Flowers of Amiole
by Jonathan Olfert

Targeted parasynesthetic technology (TPST) was broadly considered a garnish: the scent of blood in a shooter, burnt rubber and new-car smell on the speedway, the sweet acid of an enemy’s health bar. As one of the rare games to center interactive TPST, Flowers of Amiole was a niche offering, even a cult classic in the making. After a ten-hour shift, few things felt more genuine. Even on Tobe’s scratchy couch and patchwork system, even with latency chewing stutters in the sky.

Inside Flowers of Amiole, his cottage rested at the edge of a forest, on a shallow slope overlooking a pond. Tobe knew every growing thing and buried treasure for miles: what glades concealed the most aromatic herbs, what caves held tasty mushrooms or half-burned recipes. He paused between his garden rows and, in his unseen apartment, fumbled to set himself an alarm — a generous one. Flowers of Amiole required no paperwork, no bills, no deadlines (except the harvest). Not a bad way to forget the hunger dizzying your head. Make potions, tasty ones, right through a dinnertime you couldn’t afford. Then a quick snack, leftovers, before bed. 

It wasn’t an ominous thing, using Flowers of Amiole to skip meals, not in Tobe’s opinion — and he did worry about it. If a game could help him burn time, waiting for seniority and a much-needed raise, so be it.

He cooked like a demon. Potions and stews, enchantments and snacks, using fire and magic and alembic to transform the fruits of his gathering in infinite gradations. The basic TPST synthesizer was capable of picking from and combining a library of forty thousand synthetic scents in real time. He’d long since learned what twists of magic and seasoning stilled hunger most effectively. The game still offered room for joy, of course — for experimentation — but he’d optimized his gardens and collection routes and weather and moonlight and production methods in ways that his supervisors would have found intimidating. That brought a smile to his face every time the thought occurred. It didn’t occur for long. He had too many silver honeysuckles to plant, too many unicorn-hair charms to bury, too many baskets to fill as he walked the mountainside paths and valley trails of the Kingdom of Amiole.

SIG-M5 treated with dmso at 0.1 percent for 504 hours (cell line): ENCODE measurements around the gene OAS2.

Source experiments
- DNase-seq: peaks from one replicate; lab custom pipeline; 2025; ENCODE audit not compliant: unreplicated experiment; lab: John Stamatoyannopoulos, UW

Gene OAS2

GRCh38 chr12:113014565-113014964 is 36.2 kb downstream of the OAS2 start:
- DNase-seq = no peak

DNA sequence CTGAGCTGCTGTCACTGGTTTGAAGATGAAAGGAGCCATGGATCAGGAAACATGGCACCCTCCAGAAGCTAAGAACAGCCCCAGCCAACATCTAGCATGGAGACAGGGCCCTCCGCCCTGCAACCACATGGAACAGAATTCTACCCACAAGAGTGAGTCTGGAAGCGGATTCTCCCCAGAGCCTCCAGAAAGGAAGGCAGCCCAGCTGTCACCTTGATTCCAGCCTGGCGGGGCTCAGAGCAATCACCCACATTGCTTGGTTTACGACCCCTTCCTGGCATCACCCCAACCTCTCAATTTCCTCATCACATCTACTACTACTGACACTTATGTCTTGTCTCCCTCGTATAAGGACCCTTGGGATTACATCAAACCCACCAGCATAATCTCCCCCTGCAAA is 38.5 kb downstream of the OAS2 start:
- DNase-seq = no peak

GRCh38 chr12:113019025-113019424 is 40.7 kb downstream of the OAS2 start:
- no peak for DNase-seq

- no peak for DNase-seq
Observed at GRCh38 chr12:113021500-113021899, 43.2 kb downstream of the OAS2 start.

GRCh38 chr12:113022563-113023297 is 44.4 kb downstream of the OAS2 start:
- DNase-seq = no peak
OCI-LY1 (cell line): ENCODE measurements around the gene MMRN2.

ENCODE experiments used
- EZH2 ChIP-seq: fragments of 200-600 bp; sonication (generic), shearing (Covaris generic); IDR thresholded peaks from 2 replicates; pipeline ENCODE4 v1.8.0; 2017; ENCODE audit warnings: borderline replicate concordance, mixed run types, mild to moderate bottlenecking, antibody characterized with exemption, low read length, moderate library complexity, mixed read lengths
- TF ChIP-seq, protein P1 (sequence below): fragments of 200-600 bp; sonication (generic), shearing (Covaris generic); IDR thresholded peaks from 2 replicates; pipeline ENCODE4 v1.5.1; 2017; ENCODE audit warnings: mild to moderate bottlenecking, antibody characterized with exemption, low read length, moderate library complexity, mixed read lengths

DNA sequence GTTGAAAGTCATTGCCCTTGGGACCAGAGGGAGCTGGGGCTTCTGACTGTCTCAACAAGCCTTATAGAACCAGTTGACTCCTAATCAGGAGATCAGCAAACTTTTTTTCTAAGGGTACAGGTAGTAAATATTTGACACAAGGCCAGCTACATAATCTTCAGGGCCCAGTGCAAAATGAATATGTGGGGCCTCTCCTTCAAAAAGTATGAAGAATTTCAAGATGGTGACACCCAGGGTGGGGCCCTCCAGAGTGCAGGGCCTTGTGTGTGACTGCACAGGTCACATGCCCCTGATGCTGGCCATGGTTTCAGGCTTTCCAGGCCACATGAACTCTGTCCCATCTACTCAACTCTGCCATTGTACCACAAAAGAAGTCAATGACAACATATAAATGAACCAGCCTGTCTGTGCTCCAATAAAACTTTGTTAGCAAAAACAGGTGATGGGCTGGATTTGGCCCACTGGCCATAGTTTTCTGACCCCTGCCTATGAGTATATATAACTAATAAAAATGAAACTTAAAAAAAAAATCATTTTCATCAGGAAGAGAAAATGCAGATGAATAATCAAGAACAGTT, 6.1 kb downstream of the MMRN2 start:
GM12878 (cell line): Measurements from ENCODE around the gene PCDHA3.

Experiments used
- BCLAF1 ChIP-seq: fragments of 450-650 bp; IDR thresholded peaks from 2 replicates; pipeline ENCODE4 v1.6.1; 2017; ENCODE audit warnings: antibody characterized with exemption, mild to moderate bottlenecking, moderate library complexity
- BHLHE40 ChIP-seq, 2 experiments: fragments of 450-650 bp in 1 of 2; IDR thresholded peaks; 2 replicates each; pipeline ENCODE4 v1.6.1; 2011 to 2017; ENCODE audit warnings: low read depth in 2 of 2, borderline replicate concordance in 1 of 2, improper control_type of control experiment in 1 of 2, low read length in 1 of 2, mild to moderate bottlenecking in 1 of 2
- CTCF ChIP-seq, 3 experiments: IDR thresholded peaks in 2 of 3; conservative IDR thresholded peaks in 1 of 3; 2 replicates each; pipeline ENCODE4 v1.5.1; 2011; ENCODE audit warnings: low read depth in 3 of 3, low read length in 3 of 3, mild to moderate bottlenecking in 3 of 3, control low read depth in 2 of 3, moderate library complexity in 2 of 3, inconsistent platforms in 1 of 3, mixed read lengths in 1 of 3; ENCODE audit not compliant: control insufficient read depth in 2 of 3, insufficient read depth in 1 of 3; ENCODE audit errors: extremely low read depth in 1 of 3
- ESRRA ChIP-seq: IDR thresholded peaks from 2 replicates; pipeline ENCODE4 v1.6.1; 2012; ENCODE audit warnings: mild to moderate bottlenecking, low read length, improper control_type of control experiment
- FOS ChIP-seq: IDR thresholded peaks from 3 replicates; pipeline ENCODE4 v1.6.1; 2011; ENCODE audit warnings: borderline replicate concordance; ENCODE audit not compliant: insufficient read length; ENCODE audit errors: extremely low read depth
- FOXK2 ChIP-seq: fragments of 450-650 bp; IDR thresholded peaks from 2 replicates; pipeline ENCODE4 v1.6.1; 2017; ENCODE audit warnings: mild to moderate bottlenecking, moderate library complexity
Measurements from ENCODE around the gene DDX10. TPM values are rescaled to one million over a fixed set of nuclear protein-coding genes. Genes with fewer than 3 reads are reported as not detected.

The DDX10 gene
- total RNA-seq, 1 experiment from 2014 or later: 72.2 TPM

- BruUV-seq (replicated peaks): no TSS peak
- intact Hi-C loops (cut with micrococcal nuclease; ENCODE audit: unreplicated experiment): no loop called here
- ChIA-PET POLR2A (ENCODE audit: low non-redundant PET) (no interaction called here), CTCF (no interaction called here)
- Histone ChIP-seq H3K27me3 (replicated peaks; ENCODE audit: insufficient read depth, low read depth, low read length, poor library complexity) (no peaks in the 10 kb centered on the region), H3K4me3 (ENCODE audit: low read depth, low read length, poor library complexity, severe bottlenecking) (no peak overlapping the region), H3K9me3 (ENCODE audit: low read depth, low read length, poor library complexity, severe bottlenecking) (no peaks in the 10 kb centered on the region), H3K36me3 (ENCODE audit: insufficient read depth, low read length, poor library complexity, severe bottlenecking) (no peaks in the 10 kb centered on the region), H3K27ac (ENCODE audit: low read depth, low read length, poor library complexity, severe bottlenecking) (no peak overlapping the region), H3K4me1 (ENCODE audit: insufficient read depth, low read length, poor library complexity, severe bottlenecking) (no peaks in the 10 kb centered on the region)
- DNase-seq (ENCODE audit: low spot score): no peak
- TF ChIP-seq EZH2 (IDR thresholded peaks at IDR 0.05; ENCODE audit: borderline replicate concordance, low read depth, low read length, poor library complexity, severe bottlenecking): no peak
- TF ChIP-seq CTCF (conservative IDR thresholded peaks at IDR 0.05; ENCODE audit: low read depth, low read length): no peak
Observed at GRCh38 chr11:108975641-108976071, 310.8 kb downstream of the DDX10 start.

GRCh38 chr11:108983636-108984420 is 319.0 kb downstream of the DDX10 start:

This world had meat, of course, but idealized without violence or mess. Fish from the fishermen in their little boats, fine cuts of meat from village markets. Maybe NPCs, maybe other players living their tiny idylls: you’d rarely know. Most Flowers players took relaxed immersion very seriously indeed. 

The devs played a role there too, a compassionate one in Tobe’s eyes: matching NPC norms to player behavior. For the feasts, where happy weeping people — of either type — ate their fill and then some, in ways that real stomachs couldn’t support. Flowers of Amiole used TPST’s cross-sensory stimulation functionality better than any game around. You could well and truly feel full after a feast like that, and the feeling lasted long enough to get to sleep.